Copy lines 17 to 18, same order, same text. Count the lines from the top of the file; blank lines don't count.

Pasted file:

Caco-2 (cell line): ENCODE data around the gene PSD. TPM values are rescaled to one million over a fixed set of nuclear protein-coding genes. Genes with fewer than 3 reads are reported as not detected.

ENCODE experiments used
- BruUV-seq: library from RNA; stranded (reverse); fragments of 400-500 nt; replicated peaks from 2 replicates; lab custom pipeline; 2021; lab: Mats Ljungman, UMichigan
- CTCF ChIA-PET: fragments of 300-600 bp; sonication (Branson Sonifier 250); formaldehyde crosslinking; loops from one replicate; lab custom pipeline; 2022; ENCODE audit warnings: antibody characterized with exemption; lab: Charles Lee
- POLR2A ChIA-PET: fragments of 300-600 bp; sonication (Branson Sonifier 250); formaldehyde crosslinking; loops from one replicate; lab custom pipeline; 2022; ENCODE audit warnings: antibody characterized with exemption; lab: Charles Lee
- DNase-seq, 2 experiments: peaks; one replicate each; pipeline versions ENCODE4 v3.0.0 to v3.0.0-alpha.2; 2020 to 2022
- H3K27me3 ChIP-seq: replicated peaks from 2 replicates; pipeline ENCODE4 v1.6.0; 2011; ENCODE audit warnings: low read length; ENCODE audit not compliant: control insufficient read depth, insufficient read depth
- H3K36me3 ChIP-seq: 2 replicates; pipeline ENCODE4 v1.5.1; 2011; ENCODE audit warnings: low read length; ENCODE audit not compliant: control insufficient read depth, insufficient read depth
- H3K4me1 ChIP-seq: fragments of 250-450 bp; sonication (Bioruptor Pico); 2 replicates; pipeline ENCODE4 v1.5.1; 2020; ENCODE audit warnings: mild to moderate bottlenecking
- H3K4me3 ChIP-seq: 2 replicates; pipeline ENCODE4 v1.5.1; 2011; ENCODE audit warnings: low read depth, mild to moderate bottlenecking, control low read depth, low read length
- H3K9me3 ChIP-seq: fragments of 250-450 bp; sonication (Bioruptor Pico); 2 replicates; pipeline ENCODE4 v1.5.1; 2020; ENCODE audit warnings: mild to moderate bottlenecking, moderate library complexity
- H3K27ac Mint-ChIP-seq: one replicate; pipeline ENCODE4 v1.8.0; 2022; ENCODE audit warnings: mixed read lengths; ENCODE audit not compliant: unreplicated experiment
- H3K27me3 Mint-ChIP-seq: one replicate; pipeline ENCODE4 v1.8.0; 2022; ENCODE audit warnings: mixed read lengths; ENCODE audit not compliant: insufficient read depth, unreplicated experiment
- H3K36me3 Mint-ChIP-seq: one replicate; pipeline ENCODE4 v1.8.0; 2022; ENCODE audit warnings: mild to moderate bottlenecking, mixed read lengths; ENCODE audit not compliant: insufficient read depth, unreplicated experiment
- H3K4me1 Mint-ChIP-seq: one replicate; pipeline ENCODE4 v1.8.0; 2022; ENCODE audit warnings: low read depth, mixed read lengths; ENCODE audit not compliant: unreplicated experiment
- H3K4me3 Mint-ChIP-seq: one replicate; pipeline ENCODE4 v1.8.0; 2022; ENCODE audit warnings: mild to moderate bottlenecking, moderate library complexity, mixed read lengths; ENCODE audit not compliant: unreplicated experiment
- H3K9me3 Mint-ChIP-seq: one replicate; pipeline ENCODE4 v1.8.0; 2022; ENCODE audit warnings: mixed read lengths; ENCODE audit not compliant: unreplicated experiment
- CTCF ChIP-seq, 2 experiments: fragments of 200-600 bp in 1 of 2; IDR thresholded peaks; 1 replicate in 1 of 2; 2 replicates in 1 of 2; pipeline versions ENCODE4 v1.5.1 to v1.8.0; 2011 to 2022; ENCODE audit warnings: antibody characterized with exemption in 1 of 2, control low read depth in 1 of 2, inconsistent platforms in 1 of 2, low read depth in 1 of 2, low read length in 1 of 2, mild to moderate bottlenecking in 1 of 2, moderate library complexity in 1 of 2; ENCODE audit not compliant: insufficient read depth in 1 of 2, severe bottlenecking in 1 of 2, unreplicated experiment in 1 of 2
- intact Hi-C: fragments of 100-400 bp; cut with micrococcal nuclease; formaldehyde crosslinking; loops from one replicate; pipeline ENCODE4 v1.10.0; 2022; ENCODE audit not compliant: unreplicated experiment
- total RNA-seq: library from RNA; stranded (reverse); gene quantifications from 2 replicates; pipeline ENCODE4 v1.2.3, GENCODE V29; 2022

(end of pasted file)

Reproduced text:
- H3K9me3 Mint-ChIP-seq: one replicate; pipeline ENCODE4 v1.8.0; 2022; ENCODE audit warnings: mixed read lengths; ENCODE audit not compliant: unreplicated experiment
- CTCF ChIP-seq, 2 experiments: fragments of 200-600 bp in 1 of 2; IDR thresholded peaks; 1 replicate in 1 of 2; 2 replicates in 1 of 2; pipeline versions ENCODE4 v1.5.1 to v1.8.0; 2011 to 2022; ENCODE audit warnings: antibody characterized with exemption in 1 of 2, control low read depth in 1 of 2, inconsistent platforms in 1 of 2, low read depth in 1 of 2, low read length in 1 of 2, mild to moderate bottlenecking in 1 of 2, moderate library complexity in 1 of 2; ENCODE audit not compliant: insufficient read depth in 1 of 2, severe bottlenecking in 1 of 2, unreplicated experiment in 1 of 2